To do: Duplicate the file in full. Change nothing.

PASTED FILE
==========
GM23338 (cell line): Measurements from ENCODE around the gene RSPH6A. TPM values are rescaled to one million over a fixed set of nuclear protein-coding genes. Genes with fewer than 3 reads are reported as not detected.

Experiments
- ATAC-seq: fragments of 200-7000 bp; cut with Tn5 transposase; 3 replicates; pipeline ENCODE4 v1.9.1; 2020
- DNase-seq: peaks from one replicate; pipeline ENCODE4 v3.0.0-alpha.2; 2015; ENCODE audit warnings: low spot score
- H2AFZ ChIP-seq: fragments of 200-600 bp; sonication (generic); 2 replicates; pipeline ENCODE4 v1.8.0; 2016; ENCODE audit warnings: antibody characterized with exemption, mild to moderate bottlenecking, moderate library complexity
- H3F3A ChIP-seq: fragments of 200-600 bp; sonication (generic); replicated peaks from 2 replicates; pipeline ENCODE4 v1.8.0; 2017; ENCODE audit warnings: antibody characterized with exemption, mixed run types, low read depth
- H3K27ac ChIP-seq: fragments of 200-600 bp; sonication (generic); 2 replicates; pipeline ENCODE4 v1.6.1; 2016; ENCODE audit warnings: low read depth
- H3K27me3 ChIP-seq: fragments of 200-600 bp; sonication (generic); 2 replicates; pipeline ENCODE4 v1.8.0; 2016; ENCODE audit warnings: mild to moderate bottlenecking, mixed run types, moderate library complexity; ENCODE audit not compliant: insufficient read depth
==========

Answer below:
GM23338 (cell line): Measurements from ENCODE around the gene RSPH6A. TPM values are rescaled to one million over a fixed set of nuclear protein-coding genes. Genes with fewer than 3 reads are reported as not detected.

Experiments
- ATAC-seq: fragments of 200-7000 bp; cut with Tn5 transposase; 3 replicates; pipeline ENCODE4 v1.9.1; 2020
- DNase-seq: peaks from one replicate; pipeline ENCODE4 v3.0.0-alpha.2; 2015; ENCODE audit warnings: low spot score
- H2AFZ ChIP-seq: fragments of 200-600 bp; sonication (generic); 2 replicates; pipeline ENCODE4 v1.8.0; 2016; ENCODE audit warnings: antibody characterized with exemption, mild to moderate bottlenecking, moderate library complexity
- H3F3A ChIP-seq: fragments of 200-600 bp; sonication (generic); replicated peaks from 2 replicates; pipeline ENCODE4 v1.8.0; 2017; ENCODE audit warnings: antibody characterized with exemption, mixed run types, low read depth
- H3K27ac ChIP-seq: fragments of 200-600 bp; sonication (generic); 2 replicates; pipeline ENCODE4 v1.6.1; 2016; ENCODE audit warnings: low read depth
- H3K27me3 ChIP-seq: fragments of 200-600 bp; sonication (generic); 2 replicates; pipeline ENCODE4 v1.8.0; 2016; ENCODE audit warnings: mild to moderate bottlenecking, mixed run types, moderate library complexity; ENCODE audit not compliant: insufficient read depth